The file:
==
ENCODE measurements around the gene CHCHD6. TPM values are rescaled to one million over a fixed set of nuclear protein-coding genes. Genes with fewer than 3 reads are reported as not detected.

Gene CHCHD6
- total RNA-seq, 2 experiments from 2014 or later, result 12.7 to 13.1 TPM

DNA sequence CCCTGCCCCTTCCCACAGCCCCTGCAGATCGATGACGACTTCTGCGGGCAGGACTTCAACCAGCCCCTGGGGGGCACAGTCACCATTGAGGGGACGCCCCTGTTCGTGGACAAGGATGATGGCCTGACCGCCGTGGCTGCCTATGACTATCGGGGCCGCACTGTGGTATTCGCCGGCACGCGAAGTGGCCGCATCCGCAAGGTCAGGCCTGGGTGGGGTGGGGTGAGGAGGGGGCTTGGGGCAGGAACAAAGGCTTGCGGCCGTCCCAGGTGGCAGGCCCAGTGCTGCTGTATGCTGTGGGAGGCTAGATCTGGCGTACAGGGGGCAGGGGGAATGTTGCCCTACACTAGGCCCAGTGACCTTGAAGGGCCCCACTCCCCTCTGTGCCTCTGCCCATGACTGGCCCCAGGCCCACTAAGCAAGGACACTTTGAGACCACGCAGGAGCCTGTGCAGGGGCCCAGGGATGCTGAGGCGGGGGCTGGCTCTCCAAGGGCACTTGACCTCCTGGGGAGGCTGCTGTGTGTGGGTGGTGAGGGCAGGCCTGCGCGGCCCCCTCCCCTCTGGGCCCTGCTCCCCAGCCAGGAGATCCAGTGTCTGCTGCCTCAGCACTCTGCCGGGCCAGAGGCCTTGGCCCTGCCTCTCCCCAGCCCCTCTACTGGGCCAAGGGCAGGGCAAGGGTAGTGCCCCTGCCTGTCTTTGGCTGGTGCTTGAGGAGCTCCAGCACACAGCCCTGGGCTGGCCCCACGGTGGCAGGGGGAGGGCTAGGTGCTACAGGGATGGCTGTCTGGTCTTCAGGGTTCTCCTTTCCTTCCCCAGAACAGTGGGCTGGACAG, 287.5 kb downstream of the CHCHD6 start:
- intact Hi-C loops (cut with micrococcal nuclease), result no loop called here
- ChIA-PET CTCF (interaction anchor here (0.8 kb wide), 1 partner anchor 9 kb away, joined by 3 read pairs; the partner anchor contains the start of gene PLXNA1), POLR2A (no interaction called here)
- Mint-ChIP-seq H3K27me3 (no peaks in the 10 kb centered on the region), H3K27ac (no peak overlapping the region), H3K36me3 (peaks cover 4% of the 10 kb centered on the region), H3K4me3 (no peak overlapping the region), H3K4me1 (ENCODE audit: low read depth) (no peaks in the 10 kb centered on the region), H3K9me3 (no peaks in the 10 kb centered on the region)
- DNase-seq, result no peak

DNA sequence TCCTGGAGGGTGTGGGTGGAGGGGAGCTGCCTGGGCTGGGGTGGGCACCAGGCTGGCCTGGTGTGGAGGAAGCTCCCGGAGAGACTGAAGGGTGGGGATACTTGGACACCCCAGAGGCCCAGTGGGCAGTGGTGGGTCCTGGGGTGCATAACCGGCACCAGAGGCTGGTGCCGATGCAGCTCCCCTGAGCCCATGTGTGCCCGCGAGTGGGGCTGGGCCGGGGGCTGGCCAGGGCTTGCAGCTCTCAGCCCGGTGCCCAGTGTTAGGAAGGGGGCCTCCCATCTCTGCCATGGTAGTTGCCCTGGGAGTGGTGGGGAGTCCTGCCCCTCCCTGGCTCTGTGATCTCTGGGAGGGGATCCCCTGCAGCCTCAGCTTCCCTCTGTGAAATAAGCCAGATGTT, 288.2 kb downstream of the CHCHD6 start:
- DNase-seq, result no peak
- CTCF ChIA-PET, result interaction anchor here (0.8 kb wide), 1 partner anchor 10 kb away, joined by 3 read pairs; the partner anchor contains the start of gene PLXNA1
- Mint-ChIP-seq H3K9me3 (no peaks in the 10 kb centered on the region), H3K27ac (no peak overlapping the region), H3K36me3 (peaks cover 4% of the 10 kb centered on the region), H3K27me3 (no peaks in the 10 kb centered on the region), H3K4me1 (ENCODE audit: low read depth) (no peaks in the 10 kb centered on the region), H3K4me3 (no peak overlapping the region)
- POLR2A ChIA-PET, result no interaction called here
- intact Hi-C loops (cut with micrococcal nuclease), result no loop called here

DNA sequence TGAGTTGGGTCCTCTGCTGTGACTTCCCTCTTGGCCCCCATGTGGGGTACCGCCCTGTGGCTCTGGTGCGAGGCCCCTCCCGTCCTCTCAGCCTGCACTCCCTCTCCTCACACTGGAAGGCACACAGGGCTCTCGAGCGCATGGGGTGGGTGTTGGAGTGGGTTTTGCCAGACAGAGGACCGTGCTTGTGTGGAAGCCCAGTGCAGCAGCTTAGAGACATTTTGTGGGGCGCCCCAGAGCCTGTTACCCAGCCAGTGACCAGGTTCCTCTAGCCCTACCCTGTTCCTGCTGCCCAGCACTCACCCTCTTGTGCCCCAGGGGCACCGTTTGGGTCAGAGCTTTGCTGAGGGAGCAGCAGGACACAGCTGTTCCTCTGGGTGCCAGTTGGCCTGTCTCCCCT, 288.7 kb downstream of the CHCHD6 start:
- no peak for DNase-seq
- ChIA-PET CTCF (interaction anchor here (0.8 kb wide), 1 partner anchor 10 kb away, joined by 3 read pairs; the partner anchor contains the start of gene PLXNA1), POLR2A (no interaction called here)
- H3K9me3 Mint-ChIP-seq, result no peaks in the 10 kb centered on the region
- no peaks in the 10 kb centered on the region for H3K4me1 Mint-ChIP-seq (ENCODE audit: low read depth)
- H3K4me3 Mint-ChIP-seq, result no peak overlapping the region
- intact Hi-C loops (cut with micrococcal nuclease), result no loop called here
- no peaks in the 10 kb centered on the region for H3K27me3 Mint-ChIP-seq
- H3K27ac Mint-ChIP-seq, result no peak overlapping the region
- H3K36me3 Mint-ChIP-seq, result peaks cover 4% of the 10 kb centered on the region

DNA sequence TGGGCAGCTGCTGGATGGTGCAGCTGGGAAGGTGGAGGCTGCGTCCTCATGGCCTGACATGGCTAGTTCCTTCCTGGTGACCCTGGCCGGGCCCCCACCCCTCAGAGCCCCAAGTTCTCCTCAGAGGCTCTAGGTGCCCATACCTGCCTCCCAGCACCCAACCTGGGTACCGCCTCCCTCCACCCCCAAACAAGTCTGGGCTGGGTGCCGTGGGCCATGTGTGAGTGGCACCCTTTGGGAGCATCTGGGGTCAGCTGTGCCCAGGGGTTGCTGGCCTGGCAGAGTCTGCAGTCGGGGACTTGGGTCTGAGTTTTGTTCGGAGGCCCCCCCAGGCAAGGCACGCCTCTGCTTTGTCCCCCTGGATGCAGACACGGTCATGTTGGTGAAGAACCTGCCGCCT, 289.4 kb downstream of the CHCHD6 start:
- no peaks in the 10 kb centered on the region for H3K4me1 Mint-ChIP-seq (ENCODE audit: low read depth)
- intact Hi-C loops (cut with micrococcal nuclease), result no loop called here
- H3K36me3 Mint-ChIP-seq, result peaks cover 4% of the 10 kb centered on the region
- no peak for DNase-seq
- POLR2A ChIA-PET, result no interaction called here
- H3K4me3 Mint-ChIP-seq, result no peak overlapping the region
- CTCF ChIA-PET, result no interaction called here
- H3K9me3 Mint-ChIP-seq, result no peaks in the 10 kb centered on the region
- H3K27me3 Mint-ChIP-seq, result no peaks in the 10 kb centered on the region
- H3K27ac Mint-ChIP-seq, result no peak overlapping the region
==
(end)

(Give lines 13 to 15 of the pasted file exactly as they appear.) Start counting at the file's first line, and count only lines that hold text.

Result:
- POLR2A ChIA-PET, result no interaction called here
- intact Hi-C loops (cut with micrococcal nuclease), result no loop called here

DNA sequence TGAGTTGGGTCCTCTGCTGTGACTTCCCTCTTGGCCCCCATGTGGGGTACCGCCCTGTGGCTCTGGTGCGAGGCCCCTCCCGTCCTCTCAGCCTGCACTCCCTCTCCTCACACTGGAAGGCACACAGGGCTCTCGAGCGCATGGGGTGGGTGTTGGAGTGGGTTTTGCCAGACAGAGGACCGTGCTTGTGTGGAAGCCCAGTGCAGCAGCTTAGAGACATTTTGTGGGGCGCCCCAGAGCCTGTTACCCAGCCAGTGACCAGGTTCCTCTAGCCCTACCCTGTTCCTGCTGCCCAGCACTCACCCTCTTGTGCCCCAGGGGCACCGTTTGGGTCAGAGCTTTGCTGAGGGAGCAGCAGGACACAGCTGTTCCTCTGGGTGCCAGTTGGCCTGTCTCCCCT, 288.7 kb downstream of the CHCHD6 start: